Dixon, as you will have guessed, is Franklin W. Dixon, the author's name on the cover of the Hardy Boys books. He did not actually exist, at least not as the author of those books, which were a group effort, and not always the same group. Usually there was at minimum an outline written by one person and a manuscript produced from the outline by another. You can read an overview of the various people involved here, and details of who did what in each book here. It was all done at the direction of the Stratemeyer Syndicate. Knowing that, you won't be surprised that the same company produced the Nancy Drew, Tom Swift, Bobbsey Twins, and other similar books. Goodbye to Carolyn Keene.
All of that suggests something less than a sincere creative effort on the part of a Mr. Dixon, and I'm glad I didn't know that when I was ten or twelve years old and discovered the books.
I used to spend the night sometimes at the home of my maternal grandparents, and the little room I slept in had a bookshelf which held a number of books belonging to my uncle Al. He was the youngest of three, and only a dozen or so years older than me. I had been sleeping in that room for a while but apparently had not thought the grown-up-looking books would be of interest to me until one day I picked up one with the intriguing title of What Happened At Midnight. I was quickly hooked, and eventually read all of the two dozen or so on the shelves in that room. As best I can remember in consultation with a chronological list of the books, I read every title from the first, The Tower Treasure, published in 1927, through The Sign of the Crooked Arrow, published in 1949 (though of course I had no idea of their order of publication, or interest in it, but just picked up another when I finished one).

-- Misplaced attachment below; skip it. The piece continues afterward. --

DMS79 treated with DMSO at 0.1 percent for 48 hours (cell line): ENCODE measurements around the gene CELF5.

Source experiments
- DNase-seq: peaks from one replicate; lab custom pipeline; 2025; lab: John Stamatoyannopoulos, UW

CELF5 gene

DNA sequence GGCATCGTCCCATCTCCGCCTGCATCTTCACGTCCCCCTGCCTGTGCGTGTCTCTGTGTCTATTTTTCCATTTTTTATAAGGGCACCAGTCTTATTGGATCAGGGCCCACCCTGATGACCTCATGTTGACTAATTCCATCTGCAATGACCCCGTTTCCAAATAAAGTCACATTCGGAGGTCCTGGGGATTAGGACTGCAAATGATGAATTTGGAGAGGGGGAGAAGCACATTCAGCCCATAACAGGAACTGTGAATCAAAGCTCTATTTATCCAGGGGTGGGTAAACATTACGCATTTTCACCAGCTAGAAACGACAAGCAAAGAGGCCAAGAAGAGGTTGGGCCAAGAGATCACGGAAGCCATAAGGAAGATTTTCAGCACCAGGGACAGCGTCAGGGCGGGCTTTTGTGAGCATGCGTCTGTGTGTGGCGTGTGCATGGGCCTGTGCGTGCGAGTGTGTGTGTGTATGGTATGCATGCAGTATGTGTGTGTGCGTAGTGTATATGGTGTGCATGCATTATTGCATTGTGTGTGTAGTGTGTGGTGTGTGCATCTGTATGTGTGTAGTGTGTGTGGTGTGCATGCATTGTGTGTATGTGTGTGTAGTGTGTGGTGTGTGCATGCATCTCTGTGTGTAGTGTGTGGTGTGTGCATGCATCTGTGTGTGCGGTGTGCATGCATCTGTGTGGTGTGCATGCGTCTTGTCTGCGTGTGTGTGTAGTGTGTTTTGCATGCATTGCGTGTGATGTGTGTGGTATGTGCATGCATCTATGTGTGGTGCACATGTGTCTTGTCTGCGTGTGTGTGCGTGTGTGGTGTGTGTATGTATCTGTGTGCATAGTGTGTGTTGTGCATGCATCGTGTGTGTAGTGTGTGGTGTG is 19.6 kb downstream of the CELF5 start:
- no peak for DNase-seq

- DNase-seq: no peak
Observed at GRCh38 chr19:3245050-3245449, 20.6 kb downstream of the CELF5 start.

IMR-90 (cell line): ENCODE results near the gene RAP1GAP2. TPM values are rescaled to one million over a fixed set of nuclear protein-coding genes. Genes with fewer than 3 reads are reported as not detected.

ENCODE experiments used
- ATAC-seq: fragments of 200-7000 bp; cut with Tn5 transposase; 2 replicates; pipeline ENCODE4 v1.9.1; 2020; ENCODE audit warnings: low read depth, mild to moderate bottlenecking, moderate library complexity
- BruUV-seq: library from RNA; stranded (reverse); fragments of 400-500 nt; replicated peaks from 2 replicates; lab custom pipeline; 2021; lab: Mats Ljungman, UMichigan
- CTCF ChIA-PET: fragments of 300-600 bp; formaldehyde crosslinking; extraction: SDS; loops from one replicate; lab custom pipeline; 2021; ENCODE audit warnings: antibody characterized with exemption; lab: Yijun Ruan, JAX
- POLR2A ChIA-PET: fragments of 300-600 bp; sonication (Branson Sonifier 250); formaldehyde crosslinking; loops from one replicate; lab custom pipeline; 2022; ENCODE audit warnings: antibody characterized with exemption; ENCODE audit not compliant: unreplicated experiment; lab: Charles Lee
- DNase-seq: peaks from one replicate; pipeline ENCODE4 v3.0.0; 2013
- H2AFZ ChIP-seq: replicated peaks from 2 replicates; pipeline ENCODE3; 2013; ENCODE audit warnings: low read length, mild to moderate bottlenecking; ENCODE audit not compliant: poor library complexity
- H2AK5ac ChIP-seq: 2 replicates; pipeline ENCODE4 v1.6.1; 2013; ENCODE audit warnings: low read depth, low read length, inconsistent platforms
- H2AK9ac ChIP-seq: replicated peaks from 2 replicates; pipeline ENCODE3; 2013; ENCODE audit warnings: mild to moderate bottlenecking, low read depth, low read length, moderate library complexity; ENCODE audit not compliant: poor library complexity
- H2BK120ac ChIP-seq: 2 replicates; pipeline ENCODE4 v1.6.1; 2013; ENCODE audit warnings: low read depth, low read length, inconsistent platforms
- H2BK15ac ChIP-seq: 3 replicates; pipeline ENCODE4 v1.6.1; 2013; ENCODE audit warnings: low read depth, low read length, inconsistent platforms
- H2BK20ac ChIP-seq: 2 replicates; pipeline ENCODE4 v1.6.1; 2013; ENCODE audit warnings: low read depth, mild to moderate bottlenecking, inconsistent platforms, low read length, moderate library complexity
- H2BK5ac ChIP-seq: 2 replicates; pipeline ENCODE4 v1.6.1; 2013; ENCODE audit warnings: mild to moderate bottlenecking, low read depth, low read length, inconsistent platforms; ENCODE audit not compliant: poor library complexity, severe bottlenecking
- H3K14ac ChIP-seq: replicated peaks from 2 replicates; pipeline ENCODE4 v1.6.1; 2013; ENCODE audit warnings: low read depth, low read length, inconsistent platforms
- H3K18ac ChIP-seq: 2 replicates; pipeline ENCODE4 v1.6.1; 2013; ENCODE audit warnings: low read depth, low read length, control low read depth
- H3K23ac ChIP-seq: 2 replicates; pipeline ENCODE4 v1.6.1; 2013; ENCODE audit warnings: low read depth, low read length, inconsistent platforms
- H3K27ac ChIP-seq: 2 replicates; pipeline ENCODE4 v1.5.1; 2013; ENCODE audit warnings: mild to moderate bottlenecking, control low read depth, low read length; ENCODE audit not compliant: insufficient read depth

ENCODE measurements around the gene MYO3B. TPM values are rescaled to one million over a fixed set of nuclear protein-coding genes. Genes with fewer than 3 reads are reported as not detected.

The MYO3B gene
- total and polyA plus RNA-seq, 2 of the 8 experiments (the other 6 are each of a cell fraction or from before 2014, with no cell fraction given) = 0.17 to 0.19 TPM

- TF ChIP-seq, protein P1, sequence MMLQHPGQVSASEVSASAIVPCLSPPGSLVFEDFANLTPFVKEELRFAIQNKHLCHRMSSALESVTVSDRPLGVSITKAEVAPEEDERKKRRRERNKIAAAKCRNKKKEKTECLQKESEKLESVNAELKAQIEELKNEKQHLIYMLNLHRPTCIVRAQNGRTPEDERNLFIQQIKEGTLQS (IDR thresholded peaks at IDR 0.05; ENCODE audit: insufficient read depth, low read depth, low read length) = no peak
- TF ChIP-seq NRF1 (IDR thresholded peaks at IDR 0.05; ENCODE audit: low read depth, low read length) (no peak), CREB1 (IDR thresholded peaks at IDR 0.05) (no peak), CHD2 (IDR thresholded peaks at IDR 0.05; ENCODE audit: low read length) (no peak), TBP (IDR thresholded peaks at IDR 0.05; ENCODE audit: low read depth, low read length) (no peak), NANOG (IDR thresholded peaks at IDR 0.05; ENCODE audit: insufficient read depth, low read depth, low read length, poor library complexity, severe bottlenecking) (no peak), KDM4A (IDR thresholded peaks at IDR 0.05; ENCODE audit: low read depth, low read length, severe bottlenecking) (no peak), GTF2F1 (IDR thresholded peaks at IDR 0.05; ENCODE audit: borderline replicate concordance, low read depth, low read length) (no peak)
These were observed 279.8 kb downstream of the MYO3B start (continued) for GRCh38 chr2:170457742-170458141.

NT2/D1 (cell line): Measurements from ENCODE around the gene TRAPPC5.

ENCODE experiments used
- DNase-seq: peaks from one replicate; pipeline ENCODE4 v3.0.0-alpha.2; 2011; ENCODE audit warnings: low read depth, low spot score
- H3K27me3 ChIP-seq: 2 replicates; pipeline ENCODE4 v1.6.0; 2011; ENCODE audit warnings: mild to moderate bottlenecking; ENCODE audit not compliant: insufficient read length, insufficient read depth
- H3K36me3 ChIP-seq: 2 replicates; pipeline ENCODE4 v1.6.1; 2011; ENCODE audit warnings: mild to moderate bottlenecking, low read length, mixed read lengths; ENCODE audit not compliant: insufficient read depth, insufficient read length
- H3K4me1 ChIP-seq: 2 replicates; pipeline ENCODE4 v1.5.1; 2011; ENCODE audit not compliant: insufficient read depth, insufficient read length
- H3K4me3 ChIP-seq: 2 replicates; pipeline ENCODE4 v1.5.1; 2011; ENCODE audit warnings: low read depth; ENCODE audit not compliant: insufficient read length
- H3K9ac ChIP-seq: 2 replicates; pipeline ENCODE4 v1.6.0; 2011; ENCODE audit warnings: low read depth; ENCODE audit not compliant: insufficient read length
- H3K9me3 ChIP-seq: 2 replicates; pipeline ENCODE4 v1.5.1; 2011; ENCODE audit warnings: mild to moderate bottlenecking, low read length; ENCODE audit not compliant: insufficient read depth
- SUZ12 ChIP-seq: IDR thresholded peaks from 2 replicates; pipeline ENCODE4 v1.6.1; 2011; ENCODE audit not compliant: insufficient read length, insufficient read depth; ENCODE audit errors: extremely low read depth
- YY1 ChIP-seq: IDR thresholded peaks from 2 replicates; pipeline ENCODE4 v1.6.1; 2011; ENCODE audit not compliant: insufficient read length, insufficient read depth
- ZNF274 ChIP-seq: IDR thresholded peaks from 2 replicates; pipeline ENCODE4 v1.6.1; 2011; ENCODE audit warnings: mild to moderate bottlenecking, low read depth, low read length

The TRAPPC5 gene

It seems there were at least two that I took home and never returned: The Disappearing Floor (1940) and The Clue of the Broken Blade (1942). How they managed to stay with me from my late teens until now is a mystery. Perhaps they didn't stay with me; perhaps they just stayed at my parents' house for over thirty years and I appropriated them when they moved in 2000.
A few weeks ago, partly because those two books had surfaced even though most of our books are still in boxes after moving (awaiting final determination of bookshelf placement), and partly with the thought that it might be a pleasant exercise in nostalgia, I decided to read one of them and picked up The Clue of the Broken Blade.